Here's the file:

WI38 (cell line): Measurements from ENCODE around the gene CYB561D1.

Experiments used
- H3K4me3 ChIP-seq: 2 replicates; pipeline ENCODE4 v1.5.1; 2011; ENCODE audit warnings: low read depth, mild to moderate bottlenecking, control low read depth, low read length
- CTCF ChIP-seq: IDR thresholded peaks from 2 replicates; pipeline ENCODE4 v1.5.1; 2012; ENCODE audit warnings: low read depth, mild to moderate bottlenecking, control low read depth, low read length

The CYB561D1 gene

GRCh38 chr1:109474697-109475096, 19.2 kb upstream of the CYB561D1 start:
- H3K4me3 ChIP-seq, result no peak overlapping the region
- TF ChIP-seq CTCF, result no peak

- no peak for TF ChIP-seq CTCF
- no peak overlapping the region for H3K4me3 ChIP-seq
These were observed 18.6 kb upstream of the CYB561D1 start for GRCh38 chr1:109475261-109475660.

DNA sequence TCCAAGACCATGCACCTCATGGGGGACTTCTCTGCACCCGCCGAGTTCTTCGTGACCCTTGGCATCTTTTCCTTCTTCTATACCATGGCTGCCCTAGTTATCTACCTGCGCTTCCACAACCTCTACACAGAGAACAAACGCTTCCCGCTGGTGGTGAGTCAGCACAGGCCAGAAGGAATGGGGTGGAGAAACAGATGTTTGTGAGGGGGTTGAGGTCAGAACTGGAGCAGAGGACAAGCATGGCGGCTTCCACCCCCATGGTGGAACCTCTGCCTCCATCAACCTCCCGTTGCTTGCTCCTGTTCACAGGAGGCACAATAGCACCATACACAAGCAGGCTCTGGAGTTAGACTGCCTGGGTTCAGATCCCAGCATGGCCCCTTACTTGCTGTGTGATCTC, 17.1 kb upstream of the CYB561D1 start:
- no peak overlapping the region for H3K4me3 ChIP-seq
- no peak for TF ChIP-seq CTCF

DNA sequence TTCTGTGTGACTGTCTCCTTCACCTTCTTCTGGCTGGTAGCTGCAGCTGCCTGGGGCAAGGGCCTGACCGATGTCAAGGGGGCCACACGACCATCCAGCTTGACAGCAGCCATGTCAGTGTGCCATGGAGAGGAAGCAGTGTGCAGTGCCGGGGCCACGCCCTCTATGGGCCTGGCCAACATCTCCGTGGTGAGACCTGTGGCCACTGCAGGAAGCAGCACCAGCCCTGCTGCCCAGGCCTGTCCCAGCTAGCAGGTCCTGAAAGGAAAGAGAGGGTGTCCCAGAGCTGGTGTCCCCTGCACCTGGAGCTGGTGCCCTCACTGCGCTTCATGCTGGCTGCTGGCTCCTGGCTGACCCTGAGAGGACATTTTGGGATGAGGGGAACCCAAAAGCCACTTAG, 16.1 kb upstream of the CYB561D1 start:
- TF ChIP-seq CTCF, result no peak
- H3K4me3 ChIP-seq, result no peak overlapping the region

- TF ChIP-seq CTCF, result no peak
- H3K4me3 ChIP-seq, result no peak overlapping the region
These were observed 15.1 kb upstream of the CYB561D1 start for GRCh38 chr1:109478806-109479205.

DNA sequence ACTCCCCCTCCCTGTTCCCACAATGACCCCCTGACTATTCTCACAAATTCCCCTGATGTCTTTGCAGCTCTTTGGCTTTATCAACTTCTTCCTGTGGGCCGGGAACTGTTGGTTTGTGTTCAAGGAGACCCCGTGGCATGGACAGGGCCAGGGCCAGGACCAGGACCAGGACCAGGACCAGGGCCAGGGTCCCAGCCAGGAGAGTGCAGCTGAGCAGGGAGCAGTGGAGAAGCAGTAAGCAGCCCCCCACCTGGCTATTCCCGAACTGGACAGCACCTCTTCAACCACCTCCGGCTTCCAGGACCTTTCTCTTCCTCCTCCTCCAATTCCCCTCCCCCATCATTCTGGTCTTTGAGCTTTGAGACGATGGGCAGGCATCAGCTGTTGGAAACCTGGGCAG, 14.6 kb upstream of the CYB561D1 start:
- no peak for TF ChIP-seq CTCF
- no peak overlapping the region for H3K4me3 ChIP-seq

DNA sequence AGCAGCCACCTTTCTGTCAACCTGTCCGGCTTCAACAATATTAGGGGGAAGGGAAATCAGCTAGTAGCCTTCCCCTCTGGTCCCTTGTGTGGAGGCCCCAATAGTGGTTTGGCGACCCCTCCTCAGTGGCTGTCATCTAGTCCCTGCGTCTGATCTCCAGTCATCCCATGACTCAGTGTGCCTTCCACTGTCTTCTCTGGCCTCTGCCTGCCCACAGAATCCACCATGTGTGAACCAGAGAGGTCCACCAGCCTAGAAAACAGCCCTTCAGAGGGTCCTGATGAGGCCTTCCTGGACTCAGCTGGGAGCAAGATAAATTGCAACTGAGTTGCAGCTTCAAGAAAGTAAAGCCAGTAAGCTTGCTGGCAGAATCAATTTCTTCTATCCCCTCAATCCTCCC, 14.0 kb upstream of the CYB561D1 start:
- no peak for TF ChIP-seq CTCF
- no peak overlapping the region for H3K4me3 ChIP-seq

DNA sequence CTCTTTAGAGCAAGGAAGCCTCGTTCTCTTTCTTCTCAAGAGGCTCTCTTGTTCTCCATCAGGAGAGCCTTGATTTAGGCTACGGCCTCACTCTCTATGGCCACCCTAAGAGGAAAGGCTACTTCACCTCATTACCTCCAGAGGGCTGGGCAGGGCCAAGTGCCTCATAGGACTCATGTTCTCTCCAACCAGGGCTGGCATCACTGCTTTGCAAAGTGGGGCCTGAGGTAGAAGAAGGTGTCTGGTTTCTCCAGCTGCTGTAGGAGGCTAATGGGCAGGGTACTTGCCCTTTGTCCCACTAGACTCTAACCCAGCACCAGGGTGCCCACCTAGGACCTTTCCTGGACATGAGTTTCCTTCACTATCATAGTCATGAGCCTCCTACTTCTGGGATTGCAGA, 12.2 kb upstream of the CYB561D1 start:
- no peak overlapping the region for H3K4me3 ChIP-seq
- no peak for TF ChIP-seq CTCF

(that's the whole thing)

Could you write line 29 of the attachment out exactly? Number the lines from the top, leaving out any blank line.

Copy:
- no peak for TF ChIP-seq CTCF